Owning a car is a necessity for most Tyler residents these days. It's not unusual for families to need more than one car, when parents need to drive to work, take the kids to schools and activities, and run errands at nights and on the weekends. With those cars frequently come auto loans, and when borrowers run into trouble with their loan payments, repossession can result. Let's take a look at some basic auto loan and repossession facts according to the Consumer Financial Protection Bureau.
Lenders do have the right to repossess your vehicle if you fall behind on your payments. They must do so without "breaching the peace." This means they cannot break into your home or garage to get the car, they cannot threaten you and they cannot physically force you to surrender the car if you refuse. If they do breach the peace during repossession, you won't necessarily get your vehicle back, but you can sue them. An award for damages could reduce the amount you will still owe your lender.
Repossession, unfortunately, will negatively impact your credit score. This will make it more difficult for you to obtain loans or new credit accounts in the future. It may also affect the interest rates you are eligible for. It could take seven years for the repossession to fall off of your credit report.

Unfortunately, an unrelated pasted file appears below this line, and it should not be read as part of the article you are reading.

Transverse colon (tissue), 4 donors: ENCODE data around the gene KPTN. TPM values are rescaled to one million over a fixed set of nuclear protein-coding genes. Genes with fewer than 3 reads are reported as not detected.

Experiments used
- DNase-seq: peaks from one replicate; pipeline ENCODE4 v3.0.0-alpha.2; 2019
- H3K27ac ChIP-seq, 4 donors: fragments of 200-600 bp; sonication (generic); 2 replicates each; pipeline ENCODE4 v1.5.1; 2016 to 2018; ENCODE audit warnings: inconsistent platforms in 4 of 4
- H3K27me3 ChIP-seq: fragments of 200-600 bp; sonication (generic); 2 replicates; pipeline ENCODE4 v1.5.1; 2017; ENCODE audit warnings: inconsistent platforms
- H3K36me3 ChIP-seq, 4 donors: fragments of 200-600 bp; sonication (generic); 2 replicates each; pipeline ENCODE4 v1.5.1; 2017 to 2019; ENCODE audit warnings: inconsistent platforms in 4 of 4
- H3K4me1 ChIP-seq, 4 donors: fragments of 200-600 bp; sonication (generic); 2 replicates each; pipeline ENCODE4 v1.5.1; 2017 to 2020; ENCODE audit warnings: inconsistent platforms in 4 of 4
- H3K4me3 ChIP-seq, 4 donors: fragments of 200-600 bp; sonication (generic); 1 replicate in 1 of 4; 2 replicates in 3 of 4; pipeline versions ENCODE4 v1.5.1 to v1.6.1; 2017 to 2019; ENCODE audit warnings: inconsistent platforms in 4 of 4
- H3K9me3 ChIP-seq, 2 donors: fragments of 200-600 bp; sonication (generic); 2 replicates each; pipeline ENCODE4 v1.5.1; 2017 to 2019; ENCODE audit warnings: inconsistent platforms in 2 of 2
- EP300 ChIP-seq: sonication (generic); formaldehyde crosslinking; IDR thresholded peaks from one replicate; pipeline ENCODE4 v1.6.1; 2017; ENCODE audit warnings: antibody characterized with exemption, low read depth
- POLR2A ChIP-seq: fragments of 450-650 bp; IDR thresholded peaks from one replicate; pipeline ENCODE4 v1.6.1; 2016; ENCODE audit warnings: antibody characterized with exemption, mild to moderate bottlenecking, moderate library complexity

Tyler residents threatened with repossession who are unable to get current on their payments, even by refinancing or selling off the vehicle, do have an option available to them. Filing for Chapter 7 bankruptcy will stop repossession efforts with the same "automatic stay" that prevents other debt collectors from taking any action against you. Of course, bankruptcy is a major, irreversible decision with many effects. But when losing a relied-upon vehicle to repossession could also mean losing a job, children missing school or other serious consequences, it is important to weigh whether the fresh financial start obtained through bankruptcy is worth pursuing.